Now, as it happens, while you've not even seen any Canados, I have actually been onboard a couple of Hatteras MYs, which in fact around here are more popular than their SFs.
    So, let me ask you this: can you think of any other MY where fin stabs are more popular than on Hatteras?
    It's not a rethorical question, mind. I've always been puzzled by that, because one should think that neither the builder nor most owners agree with your statement about their roll resistance.

    Me, the very little that I know for sure is that even my old round bilge full displacement 53' trawler was MUCH less prone to roll than the Hatt 53 MY of a boating mate, when we were both cruising in tandem at the same speed with centered fins.
    The other occasion when I tried a Hatt MY with fin stabs was on a 70', but when I asked the owner to center them and check out the difference, he point blank refused, arguing that he didn't want to scare anyone onboard - go figure.
    But of course, the 75' that you mentioned might be different...
    Last edited: Jan 6, 2021
  14. Capt J

    Capt J Senior Member

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    I am judging the rolling by the aft deck ceiling overhead and the horizon behind it, and it is considerable. I'm just judging what I see and trust me, I've taken LOTS of videos like that with many different yachts.

    ALL Hatteras 75' and above come standard with stabilizers. All 66' Sunseeker Manhattans and above I believe come with stabilization standard. All Lazzara's as far as I know came with stabilization....all Westports come with stabilization.......it's more of a luxury builder thing......instead of charging the buyer with every nickle and dime line item option, they are included in the build.

    Now you're talking about a Hatteras they stopped building in 1985 ish? Yes the 53' Hatteras had an air draft of 26' and only a 15'10 beam and 5' draft.....yes they rolled quite a bit......but so did most everything prior to 1985. You're also comparing a semi displacement hull that normally is running 16-20 knots at cruise speed to a displacement trawler and running displacement speeds.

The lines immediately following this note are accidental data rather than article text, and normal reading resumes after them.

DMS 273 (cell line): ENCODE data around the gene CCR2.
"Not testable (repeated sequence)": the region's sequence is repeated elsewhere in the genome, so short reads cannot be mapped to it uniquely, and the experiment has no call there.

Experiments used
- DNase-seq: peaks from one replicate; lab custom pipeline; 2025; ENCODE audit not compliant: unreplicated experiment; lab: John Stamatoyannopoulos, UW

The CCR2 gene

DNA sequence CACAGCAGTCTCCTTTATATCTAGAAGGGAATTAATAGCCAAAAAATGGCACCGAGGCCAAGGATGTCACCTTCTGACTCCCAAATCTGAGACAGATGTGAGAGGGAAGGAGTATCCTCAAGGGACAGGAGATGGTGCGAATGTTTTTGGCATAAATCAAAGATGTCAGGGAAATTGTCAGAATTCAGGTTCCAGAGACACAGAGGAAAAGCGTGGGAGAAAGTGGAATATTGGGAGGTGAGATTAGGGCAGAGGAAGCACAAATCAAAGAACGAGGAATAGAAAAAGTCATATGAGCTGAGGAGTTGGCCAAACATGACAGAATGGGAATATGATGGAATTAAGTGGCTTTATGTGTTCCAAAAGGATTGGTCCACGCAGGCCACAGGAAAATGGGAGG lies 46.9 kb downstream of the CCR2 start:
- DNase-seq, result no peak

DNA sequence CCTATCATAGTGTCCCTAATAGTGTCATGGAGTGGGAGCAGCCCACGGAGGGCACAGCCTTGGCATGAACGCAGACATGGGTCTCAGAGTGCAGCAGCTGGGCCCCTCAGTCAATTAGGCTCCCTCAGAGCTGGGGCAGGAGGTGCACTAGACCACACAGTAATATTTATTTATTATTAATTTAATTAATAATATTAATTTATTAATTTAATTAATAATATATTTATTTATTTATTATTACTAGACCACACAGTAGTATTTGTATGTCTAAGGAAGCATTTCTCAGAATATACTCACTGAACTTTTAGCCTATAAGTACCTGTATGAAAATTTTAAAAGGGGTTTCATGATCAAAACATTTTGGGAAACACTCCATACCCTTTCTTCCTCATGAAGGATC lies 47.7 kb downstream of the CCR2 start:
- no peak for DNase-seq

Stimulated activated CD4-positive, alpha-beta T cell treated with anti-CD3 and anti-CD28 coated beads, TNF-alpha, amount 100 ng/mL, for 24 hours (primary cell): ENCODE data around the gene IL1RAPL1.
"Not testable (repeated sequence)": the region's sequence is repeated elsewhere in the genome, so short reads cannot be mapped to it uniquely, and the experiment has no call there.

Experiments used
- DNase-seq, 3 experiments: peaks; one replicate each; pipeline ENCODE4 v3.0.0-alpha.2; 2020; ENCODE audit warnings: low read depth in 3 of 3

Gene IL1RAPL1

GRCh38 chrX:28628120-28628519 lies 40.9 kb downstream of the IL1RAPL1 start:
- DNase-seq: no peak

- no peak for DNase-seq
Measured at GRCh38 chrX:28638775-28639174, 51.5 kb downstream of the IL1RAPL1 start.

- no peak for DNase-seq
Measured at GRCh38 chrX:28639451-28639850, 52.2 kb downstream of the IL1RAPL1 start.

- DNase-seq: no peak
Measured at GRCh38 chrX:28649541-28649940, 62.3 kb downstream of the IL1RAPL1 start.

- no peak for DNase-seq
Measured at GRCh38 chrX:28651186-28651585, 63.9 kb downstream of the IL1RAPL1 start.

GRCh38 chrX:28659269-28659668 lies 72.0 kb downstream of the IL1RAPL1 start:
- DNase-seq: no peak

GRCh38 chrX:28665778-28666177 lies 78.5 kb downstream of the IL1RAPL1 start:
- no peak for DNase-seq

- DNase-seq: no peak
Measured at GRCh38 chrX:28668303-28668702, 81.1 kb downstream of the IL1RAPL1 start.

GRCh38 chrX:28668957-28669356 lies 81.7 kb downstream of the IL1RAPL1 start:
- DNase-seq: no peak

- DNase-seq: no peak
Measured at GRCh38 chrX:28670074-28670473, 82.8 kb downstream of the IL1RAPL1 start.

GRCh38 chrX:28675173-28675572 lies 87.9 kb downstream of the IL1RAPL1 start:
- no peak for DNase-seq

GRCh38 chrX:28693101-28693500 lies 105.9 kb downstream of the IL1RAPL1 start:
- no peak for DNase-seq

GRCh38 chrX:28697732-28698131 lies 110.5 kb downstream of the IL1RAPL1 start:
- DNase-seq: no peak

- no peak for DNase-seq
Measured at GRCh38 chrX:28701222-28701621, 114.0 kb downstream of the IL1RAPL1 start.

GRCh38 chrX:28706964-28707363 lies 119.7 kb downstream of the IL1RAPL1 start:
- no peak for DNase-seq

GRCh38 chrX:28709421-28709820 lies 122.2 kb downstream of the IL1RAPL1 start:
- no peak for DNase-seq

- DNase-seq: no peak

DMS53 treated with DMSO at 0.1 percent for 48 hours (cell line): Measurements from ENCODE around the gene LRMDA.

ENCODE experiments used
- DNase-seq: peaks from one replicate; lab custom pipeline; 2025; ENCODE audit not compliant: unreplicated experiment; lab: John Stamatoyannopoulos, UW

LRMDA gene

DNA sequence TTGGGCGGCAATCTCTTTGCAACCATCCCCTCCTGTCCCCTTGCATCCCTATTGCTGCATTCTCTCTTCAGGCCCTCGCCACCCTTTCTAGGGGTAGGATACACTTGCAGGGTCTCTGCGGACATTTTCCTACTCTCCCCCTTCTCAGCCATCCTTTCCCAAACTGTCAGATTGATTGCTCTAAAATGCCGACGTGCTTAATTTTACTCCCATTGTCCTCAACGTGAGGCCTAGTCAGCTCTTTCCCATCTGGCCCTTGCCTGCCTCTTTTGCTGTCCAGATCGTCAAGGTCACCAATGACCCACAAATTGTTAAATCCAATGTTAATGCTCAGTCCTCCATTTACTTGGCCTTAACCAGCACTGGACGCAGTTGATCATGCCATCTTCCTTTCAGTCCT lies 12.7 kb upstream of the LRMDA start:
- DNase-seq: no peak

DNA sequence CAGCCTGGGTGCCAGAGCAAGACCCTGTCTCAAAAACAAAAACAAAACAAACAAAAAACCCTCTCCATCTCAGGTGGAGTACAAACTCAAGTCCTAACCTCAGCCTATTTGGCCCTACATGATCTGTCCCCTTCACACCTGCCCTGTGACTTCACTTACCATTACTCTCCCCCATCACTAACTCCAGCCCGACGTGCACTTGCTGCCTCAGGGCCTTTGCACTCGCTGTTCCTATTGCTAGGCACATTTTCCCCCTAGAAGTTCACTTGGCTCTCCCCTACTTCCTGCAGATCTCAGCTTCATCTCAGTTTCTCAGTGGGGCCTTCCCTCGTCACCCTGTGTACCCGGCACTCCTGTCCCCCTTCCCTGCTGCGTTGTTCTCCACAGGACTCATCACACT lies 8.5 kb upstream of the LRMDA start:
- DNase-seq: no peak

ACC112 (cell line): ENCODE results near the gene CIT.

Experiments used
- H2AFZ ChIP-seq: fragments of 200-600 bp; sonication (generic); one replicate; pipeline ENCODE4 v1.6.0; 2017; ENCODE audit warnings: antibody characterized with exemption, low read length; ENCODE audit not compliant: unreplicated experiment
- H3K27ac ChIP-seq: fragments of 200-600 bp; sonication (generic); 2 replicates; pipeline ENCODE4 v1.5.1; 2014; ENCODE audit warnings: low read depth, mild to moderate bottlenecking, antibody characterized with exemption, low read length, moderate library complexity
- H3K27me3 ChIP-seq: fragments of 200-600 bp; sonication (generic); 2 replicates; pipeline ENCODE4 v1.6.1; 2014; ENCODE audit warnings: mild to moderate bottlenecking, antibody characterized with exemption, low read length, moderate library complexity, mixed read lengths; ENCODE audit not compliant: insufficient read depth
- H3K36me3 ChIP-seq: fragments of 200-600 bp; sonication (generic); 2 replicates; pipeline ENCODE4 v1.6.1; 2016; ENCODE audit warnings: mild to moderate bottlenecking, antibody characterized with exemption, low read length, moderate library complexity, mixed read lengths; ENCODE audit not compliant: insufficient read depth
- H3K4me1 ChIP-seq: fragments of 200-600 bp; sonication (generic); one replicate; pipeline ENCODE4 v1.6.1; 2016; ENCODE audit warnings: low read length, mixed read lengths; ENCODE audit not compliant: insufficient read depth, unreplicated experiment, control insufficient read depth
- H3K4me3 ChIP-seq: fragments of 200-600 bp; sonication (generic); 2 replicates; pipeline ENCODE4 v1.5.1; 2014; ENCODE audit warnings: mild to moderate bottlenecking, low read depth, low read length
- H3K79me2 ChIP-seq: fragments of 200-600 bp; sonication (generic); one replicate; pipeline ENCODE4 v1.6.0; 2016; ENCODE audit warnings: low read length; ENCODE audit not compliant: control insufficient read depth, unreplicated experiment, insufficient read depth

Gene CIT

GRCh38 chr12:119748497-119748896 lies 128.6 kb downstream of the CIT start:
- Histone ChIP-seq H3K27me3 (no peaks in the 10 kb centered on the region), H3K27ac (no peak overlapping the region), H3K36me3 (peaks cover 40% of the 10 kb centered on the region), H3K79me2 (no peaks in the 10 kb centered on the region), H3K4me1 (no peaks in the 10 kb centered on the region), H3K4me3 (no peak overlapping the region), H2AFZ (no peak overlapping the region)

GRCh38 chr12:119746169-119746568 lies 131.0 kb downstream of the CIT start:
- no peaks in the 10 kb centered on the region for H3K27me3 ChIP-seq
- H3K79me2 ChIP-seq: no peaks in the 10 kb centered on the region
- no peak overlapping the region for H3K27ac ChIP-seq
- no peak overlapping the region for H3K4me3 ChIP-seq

15. mapism

    mapism Senior Member

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    Fine, why don't you share them with us?
  16. Capt J

    Capt J Senior Member

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    Send me a PM with your email address and I gladly will send them to you.
  17. mapism

    mapism Senior Member

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    You can just add @yahoo.com to my username.
    But in the context of this thread, wouldn't it be more interesting to just post a link here?
    It can't be classified material, if you're willing to share it with me... :)
  18. Capt J

    Capt J Senior Member

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    I don't have a youtube account or cannot remember the password and don't know how to upload a video onto here. If you want to see around 20 amazing video's of the Abacos and Exumas, Bahamas of trips I did that the owners son took with his drone. Go to Youtube and go to "THE real bahamas" channel. Just sent you a few videos. Sorry, those are the only ones I have on my phone.
  19. mapism

    mapism Senior Member

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    I got your three clips, thanks.
    But I struggle to understand in which way they can compare with the one I previously posted.
    I can upload and link them, possibly removing the two chaps visible in IMG_1771.MOV, if you wish.
    Just because otherwise it would be impossible for anyone else to understand/contribute.
    Your call, anyway.

    PS: I also had a look at the channel you mentioned and you're right, some really nice stuff there.
    Being public domain, I assume you don't mind if I add this link for the convenience of anyone else willing to check it out.
    Not that there's anything relevant to the topic of this thread, but I'm never shy of going a bit o/t in favour of some nice clips that convey what boating is all about! :)
  20. Capt J

    Capt J Senior Member

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    You can post the movies here, just edit or blur the "2 chaps" out of them. I believe I sent 4 videos so not sure which one didn't go through.......Unfortunately I looked and I don't have any seakeeper videos for comparison.....just still photos. Posting the link is fine........